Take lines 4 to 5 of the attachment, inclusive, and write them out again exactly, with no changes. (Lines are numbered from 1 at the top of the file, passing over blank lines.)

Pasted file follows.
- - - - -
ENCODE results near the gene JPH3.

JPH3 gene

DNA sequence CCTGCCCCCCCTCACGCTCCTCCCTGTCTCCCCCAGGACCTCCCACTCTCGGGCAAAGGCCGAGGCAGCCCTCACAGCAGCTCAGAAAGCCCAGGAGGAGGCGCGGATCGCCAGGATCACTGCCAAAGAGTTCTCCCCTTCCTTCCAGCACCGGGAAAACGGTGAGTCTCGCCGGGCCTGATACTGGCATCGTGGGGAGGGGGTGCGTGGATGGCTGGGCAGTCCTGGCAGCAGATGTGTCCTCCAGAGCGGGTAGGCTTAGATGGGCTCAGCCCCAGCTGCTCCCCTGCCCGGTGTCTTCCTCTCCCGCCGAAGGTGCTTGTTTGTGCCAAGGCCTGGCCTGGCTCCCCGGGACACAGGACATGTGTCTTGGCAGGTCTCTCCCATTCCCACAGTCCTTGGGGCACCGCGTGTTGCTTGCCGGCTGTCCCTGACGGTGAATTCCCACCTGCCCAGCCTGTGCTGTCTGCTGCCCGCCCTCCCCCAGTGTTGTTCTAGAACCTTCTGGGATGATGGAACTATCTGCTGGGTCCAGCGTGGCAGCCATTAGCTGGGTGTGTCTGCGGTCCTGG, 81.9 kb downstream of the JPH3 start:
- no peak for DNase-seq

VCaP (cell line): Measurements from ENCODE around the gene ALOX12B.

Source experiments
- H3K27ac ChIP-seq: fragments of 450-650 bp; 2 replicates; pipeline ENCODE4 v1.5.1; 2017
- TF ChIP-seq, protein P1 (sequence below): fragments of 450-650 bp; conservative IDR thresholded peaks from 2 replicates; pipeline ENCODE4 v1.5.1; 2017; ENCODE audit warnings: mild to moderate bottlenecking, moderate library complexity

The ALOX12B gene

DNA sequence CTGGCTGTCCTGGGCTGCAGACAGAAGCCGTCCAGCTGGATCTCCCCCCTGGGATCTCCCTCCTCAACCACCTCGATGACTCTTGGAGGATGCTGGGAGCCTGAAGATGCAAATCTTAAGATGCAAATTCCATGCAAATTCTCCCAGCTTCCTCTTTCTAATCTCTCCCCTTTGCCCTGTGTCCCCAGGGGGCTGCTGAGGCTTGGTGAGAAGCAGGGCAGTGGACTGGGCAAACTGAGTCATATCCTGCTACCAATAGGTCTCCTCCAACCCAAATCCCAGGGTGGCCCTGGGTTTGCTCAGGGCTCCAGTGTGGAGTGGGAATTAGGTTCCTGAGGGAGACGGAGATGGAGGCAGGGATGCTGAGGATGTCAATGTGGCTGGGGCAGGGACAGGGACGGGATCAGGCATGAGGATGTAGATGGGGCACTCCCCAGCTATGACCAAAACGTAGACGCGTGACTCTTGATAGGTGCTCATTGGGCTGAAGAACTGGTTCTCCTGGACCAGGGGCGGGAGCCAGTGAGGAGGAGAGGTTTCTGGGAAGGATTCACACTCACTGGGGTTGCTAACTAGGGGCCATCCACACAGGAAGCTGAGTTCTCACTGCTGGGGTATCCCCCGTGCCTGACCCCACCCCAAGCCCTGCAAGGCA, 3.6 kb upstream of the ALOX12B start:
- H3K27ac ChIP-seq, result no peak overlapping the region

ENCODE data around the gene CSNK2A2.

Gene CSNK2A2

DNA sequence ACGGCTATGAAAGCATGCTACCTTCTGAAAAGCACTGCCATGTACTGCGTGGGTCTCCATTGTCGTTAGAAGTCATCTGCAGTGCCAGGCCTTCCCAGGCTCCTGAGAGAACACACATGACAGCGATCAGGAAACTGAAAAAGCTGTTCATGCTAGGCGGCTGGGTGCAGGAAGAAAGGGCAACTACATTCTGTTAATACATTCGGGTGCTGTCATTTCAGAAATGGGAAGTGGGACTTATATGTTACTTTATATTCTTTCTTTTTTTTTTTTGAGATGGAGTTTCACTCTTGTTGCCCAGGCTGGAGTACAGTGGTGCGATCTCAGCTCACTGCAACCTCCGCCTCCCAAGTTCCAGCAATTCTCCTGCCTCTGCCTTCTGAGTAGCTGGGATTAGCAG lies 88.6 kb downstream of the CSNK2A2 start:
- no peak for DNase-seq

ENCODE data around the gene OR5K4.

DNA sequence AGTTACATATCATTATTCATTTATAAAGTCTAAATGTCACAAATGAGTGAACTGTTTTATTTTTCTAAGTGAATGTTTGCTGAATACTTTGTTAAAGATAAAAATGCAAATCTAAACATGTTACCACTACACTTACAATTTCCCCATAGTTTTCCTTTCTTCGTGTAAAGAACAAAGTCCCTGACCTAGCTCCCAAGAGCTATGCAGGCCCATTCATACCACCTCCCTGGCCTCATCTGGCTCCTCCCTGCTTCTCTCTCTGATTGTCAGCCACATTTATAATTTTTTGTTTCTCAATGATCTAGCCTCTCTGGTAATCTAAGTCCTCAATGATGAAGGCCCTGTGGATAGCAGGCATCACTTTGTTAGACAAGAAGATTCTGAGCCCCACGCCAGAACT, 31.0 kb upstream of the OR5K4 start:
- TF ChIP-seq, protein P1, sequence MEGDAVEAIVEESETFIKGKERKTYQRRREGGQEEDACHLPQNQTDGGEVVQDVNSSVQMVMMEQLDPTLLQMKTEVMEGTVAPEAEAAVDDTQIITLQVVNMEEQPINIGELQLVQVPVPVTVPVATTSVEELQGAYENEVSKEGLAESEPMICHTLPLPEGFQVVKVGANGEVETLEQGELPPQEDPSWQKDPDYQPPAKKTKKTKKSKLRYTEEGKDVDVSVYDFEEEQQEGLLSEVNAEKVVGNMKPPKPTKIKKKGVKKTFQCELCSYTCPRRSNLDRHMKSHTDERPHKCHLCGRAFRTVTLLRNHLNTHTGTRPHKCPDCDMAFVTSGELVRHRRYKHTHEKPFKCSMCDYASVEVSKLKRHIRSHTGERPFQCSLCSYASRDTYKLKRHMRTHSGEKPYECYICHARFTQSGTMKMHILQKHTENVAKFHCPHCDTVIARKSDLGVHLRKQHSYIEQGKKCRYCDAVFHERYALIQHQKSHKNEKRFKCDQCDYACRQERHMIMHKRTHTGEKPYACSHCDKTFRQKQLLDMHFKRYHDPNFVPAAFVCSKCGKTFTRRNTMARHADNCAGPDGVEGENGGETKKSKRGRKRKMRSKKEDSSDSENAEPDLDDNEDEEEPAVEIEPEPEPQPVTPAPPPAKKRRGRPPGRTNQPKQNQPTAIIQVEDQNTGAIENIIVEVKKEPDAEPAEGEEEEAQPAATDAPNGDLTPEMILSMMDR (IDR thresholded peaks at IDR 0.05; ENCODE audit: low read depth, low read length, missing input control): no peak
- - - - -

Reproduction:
- no peak for DNase-seq

VCaP (cell line): Measurements from ENCODE around the gene ALOX12B.